Those are big balls. Put the heavy battery packs and drives inside them (down low), then put lugs and chris-crossed load-bearing tracks (grooves) on the outside of them. Use RF telemetry to control the wheels.

        Like others, I don’t really see any marketability here…but itโ€™s an interesting exercise I suppose.

        • George says

          Moving the batteries, controls and electronics inside each ball would certainly be an improvement. It would lower the center of gravity and eliminate the hazard of road materials interfering with drive mechanism.

          The real challenge comes in moving away from friction drive for real performance and efficiency and integrating a gyroscopic speed-based steering and balancing system (basically, lean to turn).

  8. Adriaan says

    The old French front wheel drive Solex mopeds used to have friction drive, and even the puny power from that little engine would slip when wet..

  9. bkowal says

    I think this is an excellent student design project. Of course it will have no practical application but what the students will learn about control systems will be hard to come by any other way.
    Too often we see interesting projects on The Kneeslider, but many chime in immediately that they wonโ€™t work, and most are probably correct. Experience tell us this. These kids have a great way of getting this experience.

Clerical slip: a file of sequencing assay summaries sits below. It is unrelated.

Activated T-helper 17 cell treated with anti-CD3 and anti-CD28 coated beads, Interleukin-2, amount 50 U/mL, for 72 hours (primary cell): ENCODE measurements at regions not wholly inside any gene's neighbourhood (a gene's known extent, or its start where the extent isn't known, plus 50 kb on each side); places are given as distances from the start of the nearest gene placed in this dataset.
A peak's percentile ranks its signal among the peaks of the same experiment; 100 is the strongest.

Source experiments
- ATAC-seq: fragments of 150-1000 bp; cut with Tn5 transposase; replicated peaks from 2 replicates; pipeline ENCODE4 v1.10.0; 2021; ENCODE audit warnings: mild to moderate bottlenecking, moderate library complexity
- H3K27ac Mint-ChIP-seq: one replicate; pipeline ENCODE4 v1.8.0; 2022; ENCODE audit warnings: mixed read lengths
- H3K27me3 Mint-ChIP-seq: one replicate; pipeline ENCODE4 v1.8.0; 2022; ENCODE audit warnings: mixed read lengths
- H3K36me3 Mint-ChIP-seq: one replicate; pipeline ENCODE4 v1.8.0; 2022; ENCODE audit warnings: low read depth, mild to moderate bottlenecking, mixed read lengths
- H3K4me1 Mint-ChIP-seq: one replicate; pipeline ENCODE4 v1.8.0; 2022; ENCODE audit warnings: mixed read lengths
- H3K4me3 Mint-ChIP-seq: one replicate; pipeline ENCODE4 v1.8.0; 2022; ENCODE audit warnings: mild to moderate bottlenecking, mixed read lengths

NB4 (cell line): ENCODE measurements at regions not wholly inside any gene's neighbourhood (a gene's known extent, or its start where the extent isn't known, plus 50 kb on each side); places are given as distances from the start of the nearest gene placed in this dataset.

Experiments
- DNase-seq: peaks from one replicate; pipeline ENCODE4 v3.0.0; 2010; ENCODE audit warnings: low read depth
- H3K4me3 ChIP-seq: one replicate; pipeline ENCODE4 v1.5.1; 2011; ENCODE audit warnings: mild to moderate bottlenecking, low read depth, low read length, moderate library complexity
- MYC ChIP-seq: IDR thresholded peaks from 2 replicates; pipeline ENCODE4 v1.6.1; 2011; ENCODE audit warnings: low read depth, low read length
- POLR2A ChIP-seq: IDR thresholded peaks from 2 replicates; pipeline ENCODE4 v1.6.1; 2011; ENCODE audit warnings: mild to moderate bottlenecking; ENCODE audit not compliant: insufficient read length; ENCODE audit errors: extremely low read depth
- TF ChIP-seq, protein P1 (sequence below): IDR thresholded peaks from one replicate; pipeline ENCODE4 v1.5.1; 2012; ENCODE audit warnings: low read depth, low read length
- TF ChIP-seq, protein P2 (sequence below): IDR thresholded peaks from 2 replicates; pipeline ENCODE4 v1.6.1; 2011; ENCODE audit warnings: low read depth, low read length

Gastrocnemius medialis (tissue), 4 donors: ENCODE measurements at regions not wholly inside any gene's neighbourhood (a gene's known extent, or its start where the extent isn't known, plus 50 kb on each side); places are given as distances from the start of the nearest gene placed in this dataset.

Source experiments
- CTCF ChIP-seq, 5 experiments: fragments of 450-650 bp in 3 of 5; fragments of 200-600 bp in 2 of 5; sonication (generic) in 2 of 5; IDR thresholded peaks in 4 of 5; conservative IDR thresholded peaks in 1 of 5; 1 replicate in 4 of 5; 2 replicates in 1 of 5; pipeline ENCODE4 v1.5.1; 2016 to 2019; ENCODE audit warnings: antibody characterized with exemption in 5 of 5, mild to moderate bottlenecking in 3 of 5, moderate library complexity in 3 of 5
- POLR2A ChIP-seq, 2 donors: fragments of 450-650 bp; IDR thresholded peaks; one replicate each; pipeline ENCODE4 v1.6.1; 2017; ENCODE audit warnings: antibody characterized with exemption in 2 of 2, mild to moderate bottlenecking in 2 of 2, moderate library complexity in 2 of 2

10. B50 Jim says

    Probably won’t work. Completely impractical. But that’s not the point. College is a safe place for young (and not-so-young) people to learn new ways to apply technology and knowledge that will lead to projects that will work and will be practical. But who knows? As Orville said to Wilbur, “this thing might work!” They were bicycle mechanics, and look what they did.

    Also, consider this: A motorcycle is basically a sphere with the greater parts lopped off and an axle stuck through the middle, so actual spheres aren’t so crazy.

    • todd says